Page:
“I’m surprised Israelis have such short memories,” she said after voting for Barak. “The fact that a man who was condemned so heavily for his role in the Lebanon war is now headed to be the leader of this country is a sad reflection of people’s political savvy and their collective political memory.”
Barak may have made mistakes, she added, but he has been on the right track.
“He had the courage to go where we have to go in terms of the peace process,” Weinberger said. “He has not succeeded because of the other side, not because of a lack of will, determination or political courage.” Many of those who helped catapult Barak to power 19 months ago find their faith in the possibility of peace with the Palestinians shattered by the last four months of violence in the West Bank and Gaza Strip.
“I supported peace, and I still support a Palestinian state,” said Efi, 39, a high-tech worker who has never voted for a right-wing party or candidate. “But in order to make peace it requires two parties, and right now I only see one party.”
In the Arab neighborhood of Beit Safafa, the polling station was deserted. In contrast to polling stations in Jewish neighborhoods, there were Barak leaflets and stickers here, but they were mostly scattered on the ground. A group of teenagers gathered them into a pile and set them on fire.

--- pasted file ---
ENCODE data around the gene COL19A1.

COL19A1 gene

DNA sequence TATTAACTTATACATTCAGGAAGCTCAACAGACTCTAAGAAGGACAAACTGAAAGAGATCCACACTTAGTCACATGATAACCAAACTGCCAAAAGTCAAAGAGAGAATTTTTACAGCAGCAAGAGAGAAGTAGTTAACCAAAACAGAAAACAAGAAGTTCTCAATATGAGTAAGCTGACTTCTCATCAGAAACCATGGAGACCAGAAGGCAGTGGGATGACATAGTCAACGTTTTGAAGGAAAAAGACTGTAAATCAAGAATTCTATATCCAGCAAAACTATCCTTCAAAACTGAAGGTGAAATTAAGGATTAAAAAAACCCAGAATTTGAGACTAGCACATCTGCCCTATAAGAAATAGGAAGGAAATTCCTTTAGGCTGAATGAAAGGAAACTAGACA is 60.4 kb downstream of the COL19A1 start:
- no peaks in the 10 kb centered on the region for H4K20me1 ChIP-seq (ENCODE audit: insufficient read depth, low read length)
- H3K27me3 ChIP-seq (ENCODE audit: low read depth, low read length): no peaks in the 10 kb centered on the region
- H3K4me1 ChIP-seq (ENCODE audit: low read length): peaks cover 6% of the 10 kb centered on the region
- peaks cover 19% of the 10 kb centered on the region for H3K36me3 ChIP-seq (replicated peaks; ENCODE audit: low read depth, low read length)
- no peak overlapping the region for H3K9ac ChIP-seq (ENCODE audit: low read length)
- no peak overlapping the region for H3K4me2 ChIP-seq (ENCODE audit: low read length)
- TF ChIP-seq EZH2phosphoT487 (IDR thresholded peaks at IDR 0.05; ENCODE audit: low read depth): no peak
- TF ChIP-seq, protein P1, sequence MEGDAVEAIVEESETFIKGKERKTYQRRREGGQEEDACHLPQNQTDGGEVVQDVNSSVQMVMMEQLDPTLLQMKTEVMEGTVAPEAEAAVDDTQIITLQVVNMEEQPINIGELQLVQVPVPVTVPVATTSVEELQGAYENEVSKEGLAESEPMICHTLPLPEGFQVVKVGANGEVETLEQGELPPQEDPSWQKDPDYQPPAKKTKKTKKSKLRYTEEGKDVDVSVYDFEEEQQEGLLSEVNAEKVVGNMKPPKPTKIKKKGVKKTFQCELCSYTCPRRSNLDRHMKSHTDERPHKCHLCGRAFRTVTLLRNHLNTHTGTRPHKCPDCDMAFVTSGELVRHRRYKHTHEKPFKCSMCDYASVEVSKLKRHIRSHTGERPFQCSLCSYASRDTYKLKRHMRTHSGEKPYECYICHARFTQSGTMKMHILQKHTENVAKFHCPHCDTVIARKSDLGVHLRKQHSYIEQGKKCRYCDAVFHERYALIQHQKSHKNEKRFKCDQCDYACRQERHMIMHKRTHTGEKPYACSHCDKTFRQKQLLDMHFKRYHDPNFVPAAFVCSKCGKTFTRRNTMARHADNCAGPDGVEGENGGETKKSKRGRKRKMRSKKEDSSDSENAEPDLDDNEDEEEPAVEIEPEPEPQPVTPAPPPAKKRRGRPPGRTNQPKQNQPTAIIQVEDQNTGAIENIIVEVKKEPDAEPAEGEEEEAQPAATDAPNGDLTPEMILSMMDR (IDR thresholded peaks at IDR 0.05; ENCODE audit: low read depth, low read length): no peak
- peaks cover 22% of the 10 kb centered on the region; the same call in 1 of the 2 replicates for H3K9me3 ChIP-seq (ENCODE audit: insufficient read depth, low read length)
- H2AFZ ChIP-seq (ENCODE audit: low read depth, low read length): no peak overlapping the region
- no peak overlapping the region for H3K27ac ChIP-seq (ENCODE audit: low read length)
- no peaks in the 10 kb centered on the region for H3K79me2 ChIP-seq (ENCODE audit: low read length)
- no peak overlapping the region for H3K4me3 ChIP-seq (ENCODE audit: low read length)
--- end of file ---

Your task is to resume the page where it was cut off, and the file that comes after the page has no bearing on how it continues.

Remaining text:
Only a small number of Jerusalem Arabs hold Israeli citizenship. Still, the fact that not a single voter came during one 45-minute period on election day may be a sign of the Arab community’s deep frustration with Israeli leaders from both right and left. In addition, Arab voters had been under great pressure from community leaders to boycott the election, a protest over the police’s killing of 13 Israeli Arabs during violent riots in the Galilee when the Palestinian uprising began last fall.
Meanwhile, Sharon activists were busiest in and around the fervently Orthodox neighborhood of Geula. Cars plastered with Sharon’s photo canvassed the area, loudspeakers calling on voters to heed the rabbis’ call: that they come out en masse to oust the incumbent.
Yet the rabbis offered only a lukewarm endorsement of Sharon, not actually endorsing him by name. This may be a sign that even the Orthodox are less than satisfied with their options.
Yeshiva students like Chaim Green, 21, said they would follow their rabbis’ orders. However, he would cast his ballot for Sharon with a heavy heart, Green said.
“The state of Israel deserves better,” he said. Ultimately, Green believes, Israel will need to accept a painful peace agreement with the Palestinians, along the lines of the accord Barak tried to negotiate.
Had the Labor Party presented Shimon Peres as a candidate, he said, the rabbis might have given him their support. “I’m only happy about voting for Sharon because I want to take down Barak for what he has done to Judaism,” Green said, referring to Barak’s on-again, off-again plans for a “secular revolution.”
Similar sentiments abound, and not just among the fervently Orthodox. During his 19 months in office, Barak managed to anger many different sectors of Israeli society, and on many fronts for example, by his failure to take any serious action on social issues.
Such frustrations may have further boosted opposition to Barak’s peacemaking policies. Yet at the end of the day, Israelis said, the nail in Barak’s political coffin came from the Palestinians.
“I used to be more toward the center, and supported the Oslo process,” said taxi driver Eliyahu Kalig, 48. “But the last four months have changed me from left to right.”